It's assumed that ultimate conditioning cannot be removed without killing the subject. However, as someone once observed, given the right lever you can move a planet. We found the lever that moved the doctor.

The Baron has taken Yueh's wife Wanna prisoner, threatening her with interminable torture unless Yueh complies with his demands. Harkonnen also distracts Leto's Mentat Thufir Hawat from discovering Yueh by guiding Hawat toward another suspect: Leto's Bene Gesserit concubine Lady Jessica, of whom Hawat is already distrustful. The Atreides are soon attacked by Harkonnen forces (secretly supplemented by the seemingly unstoppable Imperial Sardaukar) as Yueh disables the protective shields around the Atreides palace on Arrakis. As instructed, Yueh takes Leto prisoner; however, desiring to slay the Baron, Yueh provides the captive Leto with a fake tooth filled with poisonous gas as a means of simultaneous assassination and suicide. De Vries kills Yueh but he also dies with Leto in the assassination attempt; however Harkonnen survives. The Baron then manipulates Hawat into his service, by convincing Hawat that Lady Jessica was the traitor and using Hawat's desire for revenge on Lady Jessica and the Emperor as motivation to assist House Harkonnen.

Leto and Jessica's son Paul Atreides flee into the desert with Jessica, and both are presumed dead. Paul's prescience helps him determine the identity of Jessica's father, the "maternal grandfather who cannot be named" — the Baron himself.[10] Over the next two years, Harkonnen learns that his nephews Glossu Rabban and Feyd-Rautha are conspiring against him to usurp his throne; he lets them continue to do so, reasoning that they have to somehow learn to organize a conspiracy. As punishment for a failed assassination attempt against him, Harkonnen forces Feyd to single-handedly slaughter all the female slaves who serve as Feyd's lovers. He explains that Feyd has to learn the price of failure.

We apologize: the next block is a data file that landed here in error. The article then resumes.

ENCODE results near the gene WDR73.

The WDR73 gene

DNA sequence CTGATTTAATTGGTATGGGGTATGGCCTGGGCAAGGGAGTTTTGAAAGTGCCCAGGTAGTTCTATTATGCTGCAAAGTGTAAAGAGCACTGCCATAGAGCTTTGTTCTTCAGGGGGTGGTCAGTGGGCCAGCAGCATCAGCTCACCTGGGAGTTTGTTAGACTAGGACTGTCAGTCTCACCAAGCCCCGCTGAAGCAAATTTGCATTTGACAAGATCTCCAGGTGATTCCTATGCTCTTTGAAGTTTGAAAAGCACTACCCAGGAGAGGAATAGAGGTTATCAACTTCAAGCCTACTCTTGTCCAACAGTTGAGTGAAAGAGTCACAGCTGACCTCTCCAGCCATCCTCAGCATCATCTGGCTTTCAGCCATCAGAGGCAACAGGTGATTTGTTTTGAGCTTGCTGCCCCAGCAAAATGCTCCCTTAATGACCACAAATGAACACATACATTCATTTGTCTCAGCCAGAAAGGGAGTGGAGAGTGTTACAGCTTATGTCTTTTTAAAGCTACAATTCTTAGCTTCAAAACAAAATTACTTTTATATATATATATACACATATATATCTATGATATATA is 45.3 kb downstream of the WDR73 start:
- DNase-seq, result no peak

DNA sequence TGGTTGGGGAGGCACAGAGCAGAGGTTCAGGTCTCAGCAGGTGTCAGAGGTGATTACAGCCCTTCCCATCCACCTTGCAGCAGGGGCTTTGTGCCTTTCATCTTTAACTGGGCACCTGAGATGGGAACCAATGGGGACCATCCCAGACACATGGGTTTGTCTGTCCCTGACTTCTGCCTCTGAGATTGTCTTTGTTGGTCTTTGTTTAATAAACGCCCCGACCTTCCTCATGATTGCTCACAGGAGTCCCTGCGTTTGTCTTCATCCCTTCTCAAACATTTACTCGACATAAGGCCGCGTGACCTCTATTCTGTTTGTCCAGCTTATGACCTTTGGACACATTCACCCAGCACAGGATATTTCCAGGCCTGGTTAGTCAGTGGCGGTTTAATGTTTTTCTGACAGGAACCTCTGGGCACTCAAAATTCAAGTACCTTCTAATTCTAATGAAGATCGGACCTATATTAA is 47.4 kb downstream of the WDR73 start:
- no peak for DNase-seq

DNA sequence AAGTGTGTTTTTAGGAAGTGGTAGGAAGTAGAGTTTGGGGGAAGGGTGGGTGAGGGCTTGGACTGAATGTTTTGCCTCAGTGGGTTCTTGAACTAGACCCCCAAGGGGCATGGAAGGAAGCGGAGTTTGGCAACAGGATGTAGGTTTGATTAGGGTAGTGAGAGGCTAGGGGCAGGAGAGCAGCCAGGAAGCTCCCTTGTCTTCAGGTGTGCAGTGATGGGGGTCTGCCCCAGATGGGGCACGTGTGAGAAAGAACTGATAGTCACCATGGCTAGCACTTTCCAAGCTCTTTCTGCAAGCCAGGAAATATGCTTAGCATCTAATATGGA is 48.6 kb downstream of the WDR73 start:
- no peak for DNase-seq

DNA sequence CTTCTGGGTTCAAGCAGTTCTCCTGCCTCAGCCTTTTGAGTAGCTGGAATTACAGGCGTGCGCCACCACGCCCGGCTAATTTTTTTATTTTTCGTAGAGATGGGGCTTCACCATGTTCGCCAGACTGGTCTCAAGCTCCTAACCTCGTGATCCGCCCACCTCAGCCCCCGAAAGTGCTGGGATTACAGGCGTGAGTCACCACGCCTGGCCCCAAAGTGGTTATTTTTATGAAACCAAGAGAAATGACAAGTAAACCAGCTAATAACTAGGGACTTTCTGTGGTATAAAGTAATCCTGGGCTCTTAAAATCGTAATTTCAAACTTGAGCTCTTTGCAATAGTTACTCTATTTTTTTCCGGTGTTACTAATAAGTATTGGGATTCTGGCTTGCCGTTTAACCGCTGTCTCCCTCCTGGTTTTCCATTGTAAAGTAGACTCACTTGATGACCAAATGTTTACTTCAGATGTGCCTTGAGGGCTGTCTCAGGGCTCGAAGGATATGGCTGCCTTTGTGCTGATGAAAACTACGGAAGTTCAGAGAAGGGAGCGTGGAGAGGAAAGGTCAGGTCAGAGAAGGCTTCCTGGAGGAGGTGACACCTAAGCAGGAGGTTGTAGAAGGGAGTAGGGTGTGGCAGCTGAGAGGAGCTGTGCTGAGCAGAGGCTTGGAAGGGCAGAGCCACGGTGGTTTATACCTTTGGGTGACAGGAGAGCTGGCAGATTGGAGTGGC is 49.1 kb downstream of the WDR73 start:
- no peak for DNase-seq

The Baron's plan to assure Feyd's power is to install him as ruler of Arrakis after a period of tyrannical misrule by Rabban, making Feyd appear to be the savior of the people. However, a crisis on Arrakis begins when the mysterious Muad'Dib emerges as a leader of the native Fremen tribes against the rule of the Harkonnens. Eventually, a series of Fremen victories against Beast Rabban threaten to disrupt the trade of the spice. The Padishah Emperor Shaddam IV decides to intervene himself and arrives on Arrakis along with legions of Sardaukar forces. Shaddam and the Baron are shocked to learn that Muad'Dib is, of course, a very-much-alive Paul Atreides. The Imperial forces fall prey to a surprise attack by the Fremen. Part of the Fremen/Atreides strategy is to wait until a sandstorm shorts out the force field shields of the Harkonnen/Imperial transport ships, disable them with projectile weapons, and then attack with a vast assault force, using sandworms under cover of the severe weather to break the enemy lines. The Sardaukar and Harkonnen forces are trapped on the planet, astonished at the sandworm mounts and vast numbers of their attackers. Their past ruthlessness gives them little hope of quarter from the enraged Fremen.

Rabban dies in the initial part of the battle; the Harkonnen army is massacred to the last man and almost all the Imperial Sardaukar are killed. Baron Harkonnen himself is poisoned with a gom jabbar by Paul's young sister Alia Atreides, his own granddaughter, and dies at the age of 83, with the latter also revealing her direct lineage to him just beforehand. Paul then kills Feyd in ritual combat. House Harkonnen's virtual extermination removes it as a galactic power, but Paul's ascension to the Imperial throne in Shaddam's place guarantees that Vladimir's descendants will long reign as the Imperial House Atreides.

Children of Dune[edit]

Alia had been born with her ancestral memories in the womb, a circumstance the Bene Gesserit refer to as Abomination, because in their experience it is inevitable that the individual will become possessed by the personality of one of their ancestors. In Children of Dune, Alia falls victim to this prediction when she shares control of her body with the ego-memory of the Baron Harkonnen, and eventually falls under his power. Alia eventually commits suicide, realizing that Harkonnen's consciousness has surpassed her abilities to contain him.

Prelude to Dune[edit]